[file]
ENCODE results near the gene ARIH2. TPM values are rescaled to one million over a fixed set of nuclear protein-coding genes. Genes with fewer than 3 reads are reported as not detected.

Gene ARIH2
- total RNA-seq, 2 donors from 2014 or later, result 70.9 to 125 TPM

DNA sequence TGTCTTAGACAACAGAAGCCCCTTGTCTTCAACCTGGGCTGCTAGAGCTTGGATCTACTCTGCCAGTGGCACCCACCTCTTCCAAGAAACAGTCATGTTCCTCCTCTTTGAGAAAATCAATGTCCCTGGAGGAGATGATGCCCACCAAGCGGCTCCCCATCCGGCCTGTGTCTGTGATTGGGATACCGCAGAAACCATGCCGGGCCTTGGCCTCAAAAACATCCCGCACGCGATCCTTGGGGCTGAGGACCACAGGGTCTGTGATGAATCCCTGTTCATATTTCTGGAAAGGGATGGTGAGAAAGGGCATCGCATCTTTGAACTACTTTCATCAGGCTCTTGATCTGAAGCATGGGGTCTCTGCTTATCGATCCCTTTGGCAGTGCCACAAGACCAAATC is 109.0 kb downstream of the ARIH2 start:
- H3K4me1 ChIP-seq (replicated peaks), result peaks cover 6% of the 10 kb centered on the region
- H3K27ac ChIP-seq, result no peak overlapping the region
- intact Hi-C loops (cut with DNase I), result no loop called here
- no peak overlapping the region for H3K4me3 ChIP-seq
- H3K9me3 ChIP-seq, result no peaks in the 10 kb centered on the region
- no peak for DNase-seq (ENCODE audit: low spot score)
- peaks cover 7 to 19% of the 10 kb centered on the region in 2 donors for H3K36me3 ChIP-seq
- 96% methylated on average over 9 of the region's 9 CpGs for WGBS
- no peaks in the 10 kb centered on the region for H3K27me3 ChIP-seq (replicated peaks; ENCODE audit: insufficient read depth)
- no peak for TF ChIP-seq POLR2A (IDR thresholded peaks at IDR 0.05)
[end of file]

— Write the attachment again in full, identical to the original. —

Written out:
ENCODE results near the gene ARIH2. TPM values are rescaled to one million over a fixed set of nuclear protein-coding genes. Genes with fewer than 3 reads are reported as not detected.

Gene ARIH2
- total RNA-seq, 2 donors from 2014 or later, result 70.9 to 125 TPM

DNA sequence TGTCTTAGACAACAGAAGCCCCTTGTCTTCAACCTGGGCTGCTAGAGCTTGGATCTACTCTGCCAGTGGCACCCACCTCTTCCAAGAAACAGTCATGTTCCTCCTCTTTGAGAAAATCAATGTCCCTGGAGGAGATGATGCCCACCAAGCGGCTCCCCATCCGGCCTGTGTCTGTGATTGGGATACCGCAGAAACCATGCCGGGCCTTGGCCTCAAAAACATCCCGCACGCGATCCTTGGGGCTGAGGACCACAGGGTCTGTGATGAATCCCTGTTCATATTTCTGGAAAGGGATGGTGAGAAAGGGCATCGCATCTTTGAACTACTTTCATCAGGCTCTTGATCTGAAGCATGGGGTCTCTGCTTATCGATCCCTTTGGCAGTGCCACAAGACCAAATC is 109.0 kb downstream of the ARIH2 start:
- H3K4me1 ChIP-seq (replicated peaks), result peaks cover 6% of the 10 kb centered on the region
- H3K27ac ChIP-seq, result no peak overlapping the region
- intact Hi-C loops (cut with DNase I), result no loop called here
- no peak overlapping the region for H3K4me3 ChIP-seq
- H3K9me3 ChIP-seq, result no peaks in the 10 kb centered on the region
- no peak for DNase-seq (ENCODE audit: low spot score)
- peaks cover 7 to 19% of the 10 kb centered on the region in 2 donors for H3K36me3 ChIP-seq
- 96% methylated on average over 9 of the region's 9 CpGs for WGBS
- no peaks in the 10 kb centered on the region for H3K27me3 ChIP-seq (replicated peaks; ENCODE audit: insufficient read depth)
- no peak for TF ChIP-seq POLR2A (IDR thresholded peaks at IDR 0.05)